Fight Winter Dry Skin...and Win
By Arvette Hammar
Fall is in the air and winter is around the corner. Cooler weather can lead to dry damaged skin if the proper steps aren't taken to protect delicate skin. As the weather turns cooler we tend to layer on clothing and skin is covered up and for the most part left to fend for itself. We turn on our furnaces and light our fireplaces which suck the moisture from our skin and homes. Cold windy weather strips our skin of its moisture as well. Oh and those hot showers and baths we use to take the chill off – dry our skin out too. So, while we're working on a new winter moisturizer line – here are a few tips to keeping your skin moisturized and healthy this winter.
Drink lots of fluids. Keeping your insides hydrated will take you a long way in keeping your skin from drying out. We tend to not be as thirsty in the winter as the warmer seasons of the year, but your skin loses moisture even when you’re not sweating and needs to be kept hydrated. Remember to avoid caffeinated drinks which can be diuretics making you lose more fluids.
Hot Showers and Baths
Limit hot showers and baths to 10 minutes. Although those hot baths and showers feel glorious on a cold morning or chilly evening, hot water can strip your skin of its natural oils. Instead go for a warm short shower or bath and gently pat the skin dry.
Soaps & Detergents
Harsh detergent soaps will normally strip your skin of its natural oils, but even overuse of natural soaps can be drying in the winter. Use soaps with emollients like Coco Butter, Shea Butter and Castor Oil to help skin retain moisture. Limit the frequent application of soap to the areas that really need it (the “hot” spots) – application of water will clean most areas adequately (yes, I know this goes against everything we have ever been taught).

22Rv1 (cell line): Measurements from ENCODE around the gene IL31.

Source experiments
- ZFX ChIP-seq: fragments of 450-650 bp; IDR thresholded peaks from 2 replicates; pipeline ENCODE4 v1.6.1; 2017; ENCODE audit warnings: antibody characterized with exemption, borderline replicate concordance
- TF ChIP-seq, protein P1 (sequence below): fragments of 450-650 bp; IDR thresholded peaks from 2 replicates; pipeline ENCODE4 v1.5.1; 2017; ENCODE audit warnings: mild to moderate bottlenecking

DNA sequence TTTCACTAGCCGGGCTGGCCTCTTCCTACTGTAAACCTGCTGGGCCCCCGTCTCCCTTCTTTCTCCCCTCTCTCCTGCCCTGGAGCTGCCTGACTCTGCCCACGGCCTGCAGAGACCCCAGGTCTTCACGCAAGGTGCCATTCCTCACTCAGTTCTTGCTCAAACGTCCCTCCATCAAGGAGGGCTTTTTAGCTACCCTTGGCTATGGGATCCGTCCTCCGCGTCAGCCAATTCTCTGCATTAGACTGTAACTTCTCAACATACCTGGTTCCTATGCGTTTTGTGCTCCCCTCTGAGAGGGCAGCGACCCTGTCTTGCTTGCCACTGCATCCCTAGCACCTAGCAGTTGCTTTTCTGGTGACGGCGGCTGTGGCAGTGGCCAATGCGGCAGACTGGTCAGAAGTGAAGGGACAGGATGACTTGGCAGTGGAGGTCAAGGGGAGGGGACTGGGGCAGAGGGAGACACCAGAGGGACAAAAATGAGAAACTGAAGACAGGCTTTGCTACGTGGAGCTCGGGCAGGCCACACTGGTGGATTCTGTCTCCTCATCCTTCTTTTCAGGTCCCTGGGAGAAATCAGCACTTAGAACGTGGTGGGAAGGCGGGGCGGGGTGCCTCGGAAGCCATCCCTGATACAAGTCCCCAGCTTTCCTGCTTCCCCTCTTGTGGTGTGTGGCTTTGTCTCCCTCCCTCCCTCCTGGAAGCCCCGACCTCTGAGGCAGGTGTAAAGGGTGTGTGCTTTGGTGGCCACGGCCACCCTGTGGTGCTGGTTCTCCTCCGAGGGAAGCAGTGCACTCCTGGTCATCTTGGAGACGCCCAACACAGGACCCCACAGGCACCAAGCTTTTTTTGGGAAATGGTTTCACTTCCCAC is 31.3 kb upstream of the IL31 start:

Avoid products with synthetic perfumes, deodorants and antibacterial ingredients as well as skincare products containing alcohol.
Soak in a lukewarm bath with an essential oil blends that balance out oil production and are anti-inflammatory. Lavender, geranium, rose, frankincense, myrrh, sandalwood and neroli all have skin regenerative properties. Chamomile is anti-inflammatory for cracked and damaged skin. Apply a few drops of your favorite blend with a scoop of colloidal oatmeal (better in cloth bag or tea ball for easy removal) to soothe and soften dry itchy skin. Try our ITCH RELIEF Bath Soaks
Exfoliating removes dry skin and allows moisturizers to penetrate and skin cells to regenerate. Salt and sugar scrubs are excellent 1x – 2x per week or loofah and other in bath “scrubbers” are great for an one stop bathing/exfoliating experience every day.
Use moisturizers often, especially after hand washing and bathing. Whether you’re a naturalist or not – use something. Products with low water content and higher oil content will last longer and protect your skin more. Don’t forget your lips, face, ears and feet.
Body Butters are excellent for dry skin as their main ingredients are usually thick rich moisturizing butters like Shea, Mango, Coco and oils like Olive, Almond and Coconut. Apply to especially dry areas before going to bed and cover with socks or mittens for overnight improvement.
UV rays are still present in cooler temperatures – so apply at least a SPF 30 sunscreen before heading outdoors.
Don’t forget your face
Your face and lips are not protected from winter elements with clothing, so protect them with sunscreen, moisturizers and lip balms to keep them hydrated.
Turn Down Your Thermostat
Dry heat robs your skin of it moisture – Turn down your thermostat at night before going to sleep to limit the drying effects while you sleep.
Use a Humidifier
Add a humidifier to your home to put back moisture in the winter months. There are many models and sizes out there to fit your needs including cool mist and warm mist humidifiers. Humidifiers can take you a long way in reducing winter dry skin and sinus issues. Another low tech method is to fill a sink or tub full of water – but if you're in California’s current drought conditions – that would probably not be the best use of resources.
*Remember to clean humidifiers often to limit bacterial growth
Wear breathable clothing, sweat trapped against you skin under clothing can make you itch.
About Our Blog
Join me in my quest for natural alternatives in beauty and healthy living. I am passionate about my craft and strive to continuously educate myself and others on natural ways to care for ourselves and our families. I am thankful for the ability to educate others and formulate bath and body products to enhance one's overall well being.